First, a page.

10 September 2014

The dam way

By: Zubair A. Dar
Posted: September 10, 2014 

Apart from dredging the Jhelum, which would increase its carrying capacity, the state’s flood control policy has little to offer. (Source: Express Photo by Shuaib Masoodi) Apart from dredging the Jhelum, which would increase its carrying capacity, the state’s flood control policy has little to offer. (Source: Express Photo by Shuaib Masoodi)

The floods in J&K — the worst in the last 50 years — also inundated a large part of the Kashmir Valley, which was hitherto thought to be safe from them. Common people as well as water policy experts are in shock. No amount of short-term relief will bring back what each household has lost. A gaping hole in the state’s flood management has been exposed.

After the shortage of essential supplies and threat of disease have been dealt with, the focus should shift to revamping the state’s flood management policy and widening it to include strategies that other parts of the world have successfully employed. There is no doubt that 15 inches of precipitation in a week will always be dangerous. Yet, its destructive capacity can be tempered. Right now, the state’s irrigation and flood control department has limited options. The dredging of rivers carried out in the last decade has not helped the situation. In fact, it has made it worse in certain cases — for example, the Doodhganga and Rambiyaar tributaries of the Jhelum. As the floodwaters carried a high sediment load, the sheer force swept away the bridges and roads that embank these turbulent streams.

To prevent flooding, low-lying areas should be used to strategically divert water in order to avoid the inundation of cities and towns. But in Kashmir, such areas, especially the ones around Srinagar, have either been converted into residential neighbourhoods or used for infrastructure projects. But even if these areas were available, the volume of water that causes major floods would far surpass their capacity. Apart from dredging the Jhelum, which would increase its carrying capacity, the state’s flood control policy has little to offer.

The state has a specific objective to generate electricity from run-of-the-river projects and has no dams. The construction of large dams is not permitted under the Indus Waters Treaty. As Kashmir is yet to fully exploit its run-of-the-river power generation potential, this was not seen as a limitation. But the state is vulnerable during intense precipitation, the incidence of which is likely to increase if global climate change patterns replicate themselves in the Himalayan region and intensify extreme weather conditions.

Strategically placed, dams could hold large quantities of water from the Jhelum’s tributaries. The confluence of the Veshav, Lidder and Rambiyaar into the Jhelum within a few kilometres of each other in south Kashmir could prove dangerous for Anantnag town and adjacent areas. This is a good example of where a dam could be employed to good effect. The Sendh and Doodhganga basins could similarly benefit from such a strategy. Wular lake near Sopore also presents a natural water-storage option. Its capacity to hold a large quantity of water could be enhanced, as envisaged by the Wular navigation project, to provide security against the threat of inundation in north Kashmir. But the projects would have to be accommodated by the Indus Waters Treaty first.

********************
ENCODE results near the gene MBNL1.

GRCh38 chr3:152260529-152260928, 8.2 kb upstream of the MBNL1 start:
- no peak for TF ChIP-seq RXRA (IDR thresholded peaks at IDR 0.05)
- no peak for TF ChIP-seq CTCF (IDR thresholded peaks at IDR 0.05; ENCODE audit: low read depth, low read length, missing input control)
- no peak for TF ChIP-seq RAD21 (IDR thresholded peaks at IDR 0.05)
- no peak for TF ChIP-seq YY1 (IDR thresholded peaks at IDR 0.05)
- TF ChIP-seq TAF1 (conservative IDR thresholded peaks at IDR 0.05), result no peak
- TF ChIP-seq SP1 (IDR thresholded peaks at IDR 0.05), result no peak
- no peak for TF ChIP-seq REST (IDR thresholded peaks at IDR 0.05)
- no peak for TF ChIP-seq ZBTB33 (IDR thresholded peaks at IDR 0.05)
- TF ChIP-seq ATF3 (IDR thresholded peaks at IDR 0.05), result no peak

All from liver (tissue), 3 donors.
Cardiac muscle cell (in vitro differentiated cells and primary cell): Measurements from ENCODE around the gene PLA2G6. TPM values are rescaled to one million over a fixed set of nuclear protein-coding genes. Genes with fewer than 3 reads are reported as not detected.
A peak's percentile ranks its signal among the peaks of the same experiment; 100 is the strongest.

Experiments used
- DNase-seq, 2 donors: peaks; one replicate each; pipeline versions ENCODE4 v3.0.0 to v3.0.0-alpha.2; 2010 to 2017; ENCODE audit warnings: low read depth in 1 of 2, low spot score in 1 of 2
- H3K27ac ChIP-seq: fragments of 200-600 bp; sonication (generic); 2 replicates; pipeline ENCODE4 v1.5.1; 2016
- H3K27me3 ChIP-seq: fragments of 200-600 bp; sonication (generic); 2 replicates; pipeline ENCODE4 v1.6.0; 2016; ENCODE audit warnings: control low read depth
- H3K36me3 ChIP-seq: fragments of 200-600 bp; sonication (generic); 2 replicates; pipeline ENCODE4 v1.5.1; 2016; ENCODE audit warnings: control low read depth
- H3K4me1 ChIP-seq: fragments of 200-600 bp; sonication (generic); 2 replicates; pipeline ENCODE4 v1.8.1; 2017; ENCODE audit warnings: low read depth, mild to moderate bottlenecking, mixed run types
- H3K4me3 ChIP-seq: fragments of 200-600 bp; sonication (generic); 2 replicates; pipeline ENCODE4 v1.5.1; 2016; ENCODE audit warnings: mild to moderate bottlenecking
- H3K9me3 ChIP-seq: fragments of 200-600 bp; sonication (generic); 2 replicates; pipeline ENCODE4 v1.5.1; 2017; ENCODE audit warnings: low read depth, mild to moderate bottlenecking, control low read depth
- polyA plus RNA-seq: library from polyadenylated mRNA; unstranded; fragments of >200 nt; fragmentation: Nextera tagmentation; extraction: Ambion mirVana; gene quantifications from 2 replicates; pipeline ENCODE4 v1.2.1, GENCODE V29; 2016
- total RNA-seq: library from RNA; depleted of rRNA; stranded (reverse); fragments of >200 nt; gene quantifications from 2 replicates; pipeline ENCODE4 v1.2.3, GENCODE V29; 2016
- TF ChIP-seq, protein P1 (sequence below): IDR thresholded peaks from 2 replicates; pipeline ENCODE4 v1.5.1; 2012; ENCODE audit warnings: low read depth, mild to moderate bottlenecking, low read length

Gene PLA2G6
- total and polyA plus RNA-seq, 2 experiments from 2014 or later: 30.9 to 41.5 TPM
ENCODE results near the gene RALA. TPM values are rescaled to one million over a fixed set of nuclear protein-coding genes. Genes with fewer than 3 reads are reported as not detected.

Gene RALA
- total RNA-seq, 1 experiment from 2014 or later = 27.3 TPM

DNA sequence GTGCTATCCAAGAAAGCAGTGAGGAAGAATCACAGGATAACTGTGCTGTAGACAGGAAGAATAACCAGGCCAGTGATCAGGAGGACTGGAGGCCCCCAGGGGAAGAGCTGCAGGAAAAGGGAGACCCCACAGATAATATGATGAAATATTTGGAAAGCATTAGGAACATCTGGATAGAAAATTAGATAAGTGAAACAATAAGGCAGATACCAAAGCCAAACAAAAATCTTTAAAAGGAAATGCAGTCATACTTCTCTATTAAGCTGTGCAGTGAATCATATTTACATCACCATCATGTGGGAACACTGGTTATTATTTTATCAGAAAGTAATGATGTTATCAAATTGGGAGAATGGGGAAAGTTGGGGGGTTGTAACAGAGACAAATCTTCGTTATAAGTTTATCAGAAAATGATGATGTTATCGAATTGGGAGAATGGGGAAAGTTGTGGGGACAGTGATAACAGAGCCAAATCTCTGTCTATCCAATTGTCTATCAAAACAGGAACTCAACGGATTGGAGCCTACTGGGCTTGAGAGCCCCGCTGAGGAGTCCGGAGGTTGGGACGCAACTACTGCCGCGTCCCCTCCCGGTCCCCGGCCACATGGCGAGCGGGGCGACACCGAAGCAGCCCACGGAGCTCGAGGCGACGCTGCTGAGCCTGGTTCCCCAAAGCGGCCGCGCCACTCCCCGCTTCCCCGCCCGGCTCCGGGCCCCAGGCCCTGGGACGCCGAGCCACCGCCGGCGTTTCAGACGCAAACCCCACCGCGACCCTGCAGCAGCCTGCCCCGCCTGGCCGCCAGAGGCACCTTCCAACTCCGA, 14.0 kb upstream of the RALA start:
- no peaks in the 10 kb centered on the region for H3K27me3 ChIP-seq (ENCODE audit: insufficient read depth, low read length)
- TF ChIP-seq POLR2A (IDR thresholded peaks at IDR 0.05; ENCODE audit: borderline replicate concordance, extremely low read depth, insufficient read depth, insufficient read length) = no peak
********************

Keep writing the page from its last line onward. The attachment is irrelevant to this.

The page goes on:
There are benefits for both sides — this year’s floods have killed people on each side of the Line of Control, a grim reminder of the 2010 floods in Pakistan. Despite its large dams and huge storage capacity, Pakistan was unable to prevent the devastation. Dams upstream on the Jhelum, Chenab and Indus, however, could have helped keep water levels low and prevent breaches. Policymakers in Pakistan must understand this well. However, the threat of dams being used as strategic weapons is something that has prevented the political leadership in Pakistan from recognising their larger benefit. The stalling of the Wular project on the Jhelum is a clear example of this mindset. The question is: how can the lack of trust be overcome?

The answer lies in the participation of J&K in future negotiations over the Indus waters. The state could wield greater control over the river waters, which should be distributed by the terms of the Indus Waters Treaty to provide Pakistan a guarantee against strategic wartime usage. Through collective monitoring and the exchange of real-time water discharge data, trust could be further built between water management authorities on each side. And given the fact that dams would be essential to control floods, holding back water would also be detrimental. For India, this would be a win-win situation. Industry and growing metropolises could use the hydropower generated in Kashmir. Power is central to India’s growing economy and hydropower provides an easy option for the country to decrease its reliance on coal.

Cooperation over water is not a new feature of India-Pakistan relations. In fact, it is the sole area where diplomacy between the two countries has been largely successful. Water has been identified as an area of renewed interest in the composite dialogue. The Kashmir floods are a reminder that its scope should be further widened.

The writer, a PhD student at the University of California, Berkeley, works on water policy and management in the Indus basin

- See more at: http://indianexpress.com/article/opinion/columns/the-dam-way/99/#sthash.6Y5LPE60.dpuf

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